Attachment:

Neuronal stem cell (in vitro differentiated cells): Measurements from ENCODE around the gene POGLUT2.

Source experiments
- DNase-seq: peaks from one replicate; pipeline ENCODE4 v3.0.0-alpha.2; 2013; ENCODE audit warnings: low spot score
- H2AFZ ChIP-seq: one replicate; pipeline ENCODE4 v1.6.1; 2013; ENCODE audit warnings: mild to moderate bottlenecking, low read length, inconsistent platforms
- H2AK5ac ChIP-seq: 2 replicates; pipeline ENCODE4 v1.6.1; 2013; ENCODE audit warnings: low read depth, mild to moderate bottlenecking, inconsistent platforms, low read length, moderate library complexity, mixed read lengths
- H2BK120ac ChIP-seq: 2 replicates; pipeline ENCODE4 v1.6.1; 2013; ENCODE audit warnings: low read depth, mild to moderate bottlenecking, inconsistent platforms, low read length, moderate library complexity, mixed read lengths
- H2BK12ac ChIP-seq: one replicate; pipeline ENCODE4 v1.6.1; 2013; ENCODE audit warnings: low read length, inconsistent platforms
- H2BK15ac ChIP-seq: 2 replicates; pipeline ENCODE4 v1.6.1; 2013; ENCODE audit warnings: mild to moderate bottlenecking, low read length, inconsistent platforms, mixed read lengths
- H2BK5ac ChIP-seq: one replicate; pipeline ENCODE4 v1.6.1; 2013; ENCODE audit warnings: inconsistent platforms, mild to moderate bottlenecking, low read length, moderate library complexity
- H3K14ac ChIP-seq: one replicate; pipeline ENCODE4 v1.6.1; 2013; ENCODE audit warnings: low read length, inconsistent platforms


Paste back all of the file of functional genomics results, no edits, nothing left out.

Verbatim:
Neuronal stem cell (in vitro differentiated cells): Measurements from ENCODE around the gene POGLUT2.

Source experiments
- DNase-seq: peaks from one replicate; pipeline ENCODE4 v3.0.0-alpha.2; 2013; ENCODE audit warnings: low spot score
- H2AFZ ChIP-seq: one replicate; pipeline ENCODE4 v1.6.1; 2013; ENCODE audit warnings: mild to moderate bottlenecking, low read length, inconsistent platforms
- H2AK5ac ChIP-seq: 2 replicates; pipeline ENCODE4 v1.6.1; 2013; ENCODE audit warnings: low read depth, mild to moderate bottlenecking, inconsistent platforms, low read length, moderate library complexity, mixed read lengths
- H2BK120ac ChIP-seq: 2 replicates; pipeline ENCODE4 v1.6.1; 2013; ENCODE audit warnings: low read depth, mild to moderate bottlenecking, inconsistent platforms, low read length, moderate library complexity, mixed read lengths
- H2BK12ac ChIP-seq: one replicate; pipeline ENCODE4 v1.6.1; 2013; ENCODE audit warnings: low read length, inconsistent platforms
- H2BK15ac ChIP-seq: 2 replicates; pipeline ENCODE4 v1.6.1; 2013; ENCODE audit warnings: mild to moderate bottlenecking, low read length, inconsistent platforms, mixed read lengths
- H2BK5ac ChIP-seq: one replicate; pipeline ENCODE4 v1.6.1; 2013; ENCODE audit warnings: inconsistent platforms, mild to moderate bottlenecking, low read length, moderate library complexity
- H3K14ac ChIP-seq: one replicate; pipeline ENCODE4 v1.6.1; 2013; ENCODE audit warnings: low read length, inconsistent platforms